Now that they've been up and running for a few months, I think it's a good time to ask: Is their new concept of integrated blog content working?
The publisher's answer: sort-of yes, sort-of no. The Boston Herald reports that the editor-in-chief has lost his job, although he'll "continue to work on 'the blog side' of the business as a consultant." A letter from the former editor, John Wilpers, says that they are still trying to figure out how to reimburse bloggers.
My answer: no, it's not working very well.
I base my position on:
- an unimpressive experience with having them pick up a blog entry of mine last month;
- idiotic policy requiring duplicate blogs;
- unclear instructions for suggesting blog entries to be included in their paper; and
- printed content so short that it barely qualifies as newsworthy.
My Experience: Part I
On July 9, I blogged on two alternatives that Boston College should consider for the three houses at 188/192/196 Foster Street. BC wants to raze all three houses; I suggested they consider building around them or moving them. Fair enough. Not breaking news, but ideas worth talking about.
A BostonNOW reporter, who either reads my blog or monitors an aggregated feed (like UniversalHub or outside.in), contacted me about their interest in running the post. OK, you have my permission, run it. No, that's not what they wanted -- he asked me a few questions in order to put together a story himself. All right. Oh, and he wanted to get a photo of the house(s) with me in front of it(them). OK. We made the arrangements, he took the photo, etc.
How was my blog going to fit in to this? Isn't including blog content the niche for BostonNOW? I was told that, in order for any blog entry to be included in the paper, I must create an entirely new blog on the BostonNOW website. I could just copy over my existing blog entry verbatim, or write something different, etc. But it had to be a blog on their website.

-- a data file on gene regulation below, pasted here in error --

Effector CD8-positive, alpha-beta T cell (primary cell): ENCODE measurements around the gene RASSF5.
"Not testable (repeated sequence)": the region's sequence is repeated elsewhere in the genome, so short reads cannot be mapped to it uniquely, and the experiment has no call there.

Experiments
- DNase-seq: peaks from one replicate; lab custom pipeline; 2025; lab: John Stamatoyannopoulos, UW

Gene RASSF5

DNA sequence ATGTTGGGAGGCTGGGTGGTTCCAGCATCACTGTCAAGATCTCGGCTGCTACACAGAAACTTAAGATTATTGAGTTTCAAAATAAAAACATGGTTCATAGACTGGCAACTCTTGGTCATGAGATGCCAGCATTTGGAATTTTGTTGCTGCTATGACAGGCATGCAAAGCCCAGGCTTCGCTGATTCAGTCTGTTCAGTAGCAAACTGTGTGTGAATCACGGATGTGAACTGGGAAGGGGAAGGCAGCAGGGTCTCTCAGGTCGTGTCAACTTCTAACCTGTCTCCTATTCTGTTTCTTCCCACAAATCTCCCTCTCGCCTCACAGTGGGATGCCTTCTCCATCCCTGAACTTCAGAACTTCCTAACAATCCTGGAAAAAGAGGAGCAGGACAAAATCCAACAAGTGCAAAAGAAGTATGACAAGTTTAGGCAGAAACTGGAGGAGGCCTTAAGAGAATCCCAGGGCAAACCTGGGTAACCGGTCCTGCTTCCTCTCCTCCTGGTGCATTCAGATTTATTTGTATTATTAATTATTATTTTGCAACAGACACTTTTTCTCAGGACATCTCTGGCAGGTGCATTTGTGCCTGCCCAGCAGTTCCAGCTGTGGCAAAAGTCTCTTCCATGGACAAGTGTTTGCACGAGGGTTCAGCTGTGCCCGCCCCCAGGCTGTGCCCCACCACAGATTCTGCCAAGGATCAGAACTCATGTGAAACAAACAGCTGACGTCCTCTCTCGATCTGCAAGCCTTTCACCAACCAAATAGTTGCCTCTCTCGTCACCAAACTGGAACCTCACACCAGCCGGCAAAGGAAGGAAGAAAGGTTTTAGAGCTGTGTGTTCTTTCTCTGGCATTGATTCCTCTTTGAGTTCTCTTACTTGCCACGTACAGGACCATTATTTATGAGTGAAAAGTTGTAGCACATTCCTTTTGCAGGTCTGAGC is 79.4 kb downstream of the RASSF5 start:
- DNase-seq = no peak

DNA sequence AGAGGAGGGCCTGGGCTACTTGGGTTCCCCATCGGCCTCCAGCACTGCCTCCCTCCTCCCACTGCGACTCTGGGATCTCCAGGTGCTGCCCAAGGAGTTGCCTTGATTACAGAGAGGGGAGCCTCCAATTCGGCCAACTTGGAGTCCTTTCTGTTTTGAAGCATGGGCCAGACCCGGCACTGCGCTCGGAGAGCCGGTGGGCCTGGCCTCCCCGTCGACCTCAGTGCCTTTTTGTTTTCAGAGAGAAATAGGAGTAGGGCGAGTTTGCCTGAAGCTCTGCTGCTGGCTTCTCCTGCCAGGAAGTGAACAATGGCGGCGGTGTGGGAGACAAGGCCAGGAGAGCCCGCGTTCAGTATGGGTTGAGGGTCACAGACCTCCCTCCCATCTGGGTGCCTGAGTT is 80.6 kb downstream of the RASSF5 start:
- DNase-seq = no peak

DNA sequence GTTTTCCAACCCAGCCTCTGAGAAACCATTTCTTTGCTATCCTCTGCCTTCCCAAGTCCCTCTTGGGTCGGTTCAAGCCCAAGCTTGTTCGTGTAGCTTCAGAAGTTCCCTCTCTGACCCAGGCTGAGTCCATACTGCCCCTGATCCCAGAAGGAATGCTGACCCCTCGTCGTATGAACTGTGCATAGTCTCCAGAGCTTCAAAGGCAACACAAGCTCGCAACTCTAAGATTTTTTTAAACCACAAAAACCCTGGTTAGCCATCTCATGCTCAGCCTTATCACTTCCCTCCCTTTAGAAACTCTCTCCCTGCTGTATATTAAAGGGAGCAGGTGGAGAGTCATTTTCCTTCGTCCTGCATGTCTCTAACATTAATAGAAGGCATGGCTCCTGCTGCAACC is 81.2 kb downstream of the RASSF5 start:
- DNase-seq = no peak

I proceeded to do just that. They have a neat tool that will upload everything from your blogger.com blog automatically. It uploaded all my posts, the drafts of future posts, the labels -- everything. Nice and smooth.
I notified BostonNOW's reporter the post was on their website, but nothing out of the blog post made it into the July 11, 2007 print edition or the online BostonNOW Blogger Roundup for the day. (The print edition wasn't even delivered to newsboxes in the Brighton Center area that day.) They just wrote a story using my blog post as a starting point, and that was it. No blog content anywhere to be found, despite the fact that I wasted an hour or two setting up a mirror blog on their site and uploading content to it.
My Experience: Part II
Not completely discouraged, I tried a new tact: let's post some "local news" on my blog on the BostonNOW website, and see if they pick it up. Now that we're in campaign season for the open A-B District City Council seat, I asked every candidate if they supported or opposed Boston College's proposal to site two undergraduate dormitories on the former St. John's Seminary land recently purchased by BC. The neighborhood is totally opposed to this proposal, and all of the candidates stated their opposition to it, too. Not Earth-shattering, but a clear indication of a neighborhood rising up in vocal unison against a particular institutional expansion proposal. (The BC dormitory story is, in general, a big one: the Boston Globe ran it on the front page back in June.)